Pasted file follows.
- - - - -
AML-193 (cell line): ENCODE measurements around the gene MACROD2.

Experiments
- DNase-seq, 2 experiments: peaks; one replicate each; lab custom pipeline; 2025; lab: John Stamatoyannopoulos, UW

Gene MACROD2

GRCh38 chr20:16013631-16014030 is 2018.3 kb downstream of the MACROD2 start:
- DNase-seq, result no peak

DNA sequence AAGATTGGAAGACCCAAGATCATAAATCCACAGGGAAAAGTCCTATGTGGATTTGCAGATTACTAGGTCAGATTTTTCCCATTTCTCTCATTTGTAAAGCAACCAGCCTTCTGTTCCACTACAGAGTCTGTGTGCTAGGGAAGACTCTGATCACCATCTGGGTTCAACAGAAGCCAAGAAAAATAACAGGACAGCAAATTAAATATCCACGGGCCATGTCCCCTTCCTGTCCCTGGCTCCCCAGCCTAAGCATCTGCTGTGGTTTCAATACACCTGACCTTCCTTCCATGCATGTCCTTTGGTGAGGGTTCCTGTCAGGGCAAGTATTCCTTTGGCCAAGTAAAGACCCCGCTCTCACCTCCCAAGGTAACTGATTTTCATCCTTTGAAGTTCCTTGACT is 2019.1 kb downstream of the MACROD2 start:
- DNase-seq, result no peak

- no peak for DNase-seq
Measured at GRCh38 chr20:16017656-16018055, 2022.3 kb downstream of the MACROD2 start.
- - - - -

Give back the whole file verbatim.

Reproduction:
AML-193 (cell line): ENCODE measurements around the gene MACROD2.

Experiments
- DNase-seq, 2 experiments: peaks; one replicate each; lab custom pipeline; 2025; lab: John Stamatoyannopoulos, UW

Gene MACROD2

GRCh38 chr20:16013631-16014030 is 2018.3 kb downstream of the MACROD2 start:
- DNase-seq, result no peak

DNA sequence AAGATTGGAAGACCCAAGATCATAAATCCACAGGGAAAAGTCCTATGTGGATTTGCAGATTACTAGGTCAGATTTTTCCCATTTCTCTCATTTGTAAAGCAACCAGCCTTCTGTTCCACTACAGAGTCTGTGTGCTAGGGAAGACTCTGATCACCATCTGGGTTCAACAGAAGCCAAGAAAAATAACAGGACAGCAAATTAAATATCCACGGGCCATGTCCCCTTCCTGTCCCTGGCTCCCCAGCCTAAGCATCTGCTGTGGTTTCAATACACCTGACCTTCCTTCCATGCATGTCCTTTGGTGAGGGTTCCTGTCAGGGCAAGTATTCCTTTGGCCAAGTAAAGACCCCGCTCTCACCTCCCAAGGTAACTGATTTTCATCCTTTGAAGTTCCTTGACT is 2019.1 kb downstream of the MACROD2 start:
- DNase-seq, result no peak

- no peak for DNase-seq
Measured at GRCh38 chr20:16017656-16018055, 2022.3 kb downstream of the MACROD2 start.